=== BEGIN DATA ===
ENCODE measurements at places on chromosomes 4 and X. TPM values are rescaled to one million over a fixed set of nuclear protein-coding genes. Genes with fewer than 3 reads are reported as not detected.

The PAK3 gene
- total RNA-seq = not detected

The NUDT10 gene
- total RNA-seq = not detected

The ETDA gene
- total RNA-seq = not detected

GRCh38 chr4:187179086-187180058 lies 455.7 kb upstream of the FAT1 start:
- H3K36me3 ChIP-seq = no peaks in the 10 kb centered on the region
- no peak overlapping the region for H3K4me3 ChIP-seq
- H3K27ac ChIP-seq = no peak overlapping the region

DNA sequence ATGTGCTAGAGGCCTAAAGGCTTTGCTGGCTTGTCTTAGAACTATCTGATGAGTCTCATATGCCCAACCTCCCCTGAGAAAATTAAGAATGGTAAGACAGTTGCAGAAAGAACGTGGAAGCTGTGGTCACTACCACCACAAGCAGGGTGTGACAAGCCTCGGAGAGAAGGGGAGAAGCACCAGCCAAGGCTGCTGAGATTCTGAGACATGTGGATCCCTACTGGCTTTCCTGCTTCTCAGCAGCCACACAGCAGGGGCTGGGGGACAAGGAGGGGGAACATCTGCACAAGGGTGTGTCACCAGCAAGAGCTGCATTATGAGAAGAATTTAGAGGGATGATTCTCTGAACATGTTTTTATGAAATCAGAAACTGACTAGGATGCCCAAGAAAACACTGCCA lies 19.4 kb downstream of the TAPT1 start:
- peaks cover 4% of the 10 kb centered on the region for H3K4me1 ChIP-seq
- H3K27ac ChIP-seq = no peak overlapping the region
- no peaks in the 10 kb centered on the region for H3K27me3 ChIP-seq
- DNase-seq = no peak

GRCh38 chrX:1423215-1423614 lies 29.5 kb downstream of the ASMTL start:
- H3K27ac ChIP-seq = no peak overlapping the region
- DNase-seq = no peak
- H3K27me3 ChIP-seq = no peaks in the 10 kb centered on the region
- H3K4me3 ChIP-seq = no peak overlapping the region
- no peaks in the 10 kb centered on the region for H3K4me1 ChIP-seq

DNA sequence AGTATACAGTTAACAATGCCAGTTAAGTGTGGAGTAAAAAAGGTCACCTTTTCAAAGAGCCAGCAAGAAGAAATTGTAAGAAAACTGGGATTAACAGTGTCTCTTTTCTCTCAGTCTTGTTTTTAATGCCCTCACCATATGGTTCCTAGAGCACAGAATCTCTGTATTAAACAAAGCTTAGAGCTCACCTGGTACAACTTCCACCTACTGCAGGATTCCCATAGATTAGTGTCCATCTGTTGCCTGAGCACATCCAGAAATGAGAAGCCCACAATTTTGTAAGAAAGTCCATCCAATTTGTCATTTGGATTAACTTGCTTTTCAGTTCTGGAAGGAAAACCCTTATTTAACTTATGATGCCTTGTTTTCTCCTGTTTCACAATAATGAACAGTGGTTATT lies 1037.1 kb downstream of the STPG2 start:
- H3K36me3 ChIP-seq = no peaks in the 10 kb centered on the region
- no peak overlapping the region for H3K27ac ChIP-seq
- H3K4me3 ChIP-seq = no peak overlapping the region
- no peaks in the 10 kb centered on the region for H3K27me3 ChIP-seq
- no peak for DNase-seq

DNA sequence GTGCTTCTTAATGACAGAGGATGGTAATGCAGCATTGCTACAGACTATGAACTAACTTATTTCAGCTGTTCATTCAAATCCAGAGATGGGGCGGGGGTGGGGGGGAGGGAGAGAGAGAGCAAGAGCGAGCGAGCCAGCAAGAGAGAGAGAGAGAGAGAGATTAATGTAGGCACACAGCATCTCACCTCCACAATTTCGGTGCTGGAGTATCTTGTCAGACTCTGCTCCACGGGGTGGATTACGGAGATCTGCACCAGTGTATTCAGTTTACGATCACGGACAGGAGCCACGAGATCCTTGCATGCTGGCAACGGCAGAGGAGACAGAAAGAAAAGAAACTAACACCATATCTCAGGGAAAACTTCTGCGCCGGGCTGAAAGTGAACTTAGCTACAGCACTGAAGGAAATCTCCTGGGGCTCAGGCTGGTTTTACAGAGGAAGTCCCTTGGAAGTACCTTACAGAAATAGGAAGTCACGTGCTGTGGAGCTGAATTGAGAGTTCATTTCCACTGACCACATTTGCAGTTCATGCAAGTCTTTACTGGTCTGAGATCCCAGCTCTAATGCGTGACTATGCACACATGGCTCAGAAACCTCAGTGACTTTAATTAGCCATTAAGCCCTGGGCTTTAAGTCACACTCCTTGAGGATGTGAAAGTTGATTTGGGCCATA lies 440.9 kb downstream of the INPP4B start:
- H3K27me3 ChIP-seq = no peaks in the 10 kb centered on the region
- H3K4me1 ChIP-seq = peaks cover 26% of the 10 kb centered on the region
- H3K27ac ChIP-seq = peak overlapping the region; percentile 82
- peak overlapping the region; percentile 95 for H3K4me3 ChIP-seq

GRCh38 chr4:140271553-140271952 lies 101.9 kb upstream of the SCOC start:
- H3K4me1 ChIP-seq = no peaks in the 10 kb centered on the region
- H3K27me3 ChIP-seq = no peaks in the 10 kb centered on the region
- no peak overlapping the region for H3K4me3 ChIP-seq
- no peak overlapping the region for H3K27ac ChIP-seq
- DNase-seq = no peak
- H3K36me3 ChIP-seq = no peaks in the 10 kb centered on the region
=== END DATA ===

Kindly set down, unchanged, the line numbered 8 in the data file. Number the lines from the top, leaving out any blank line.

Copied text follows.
GRCh38 chr4:187179086-187180058 lies 455.7 kb upstream of the FAT1 start: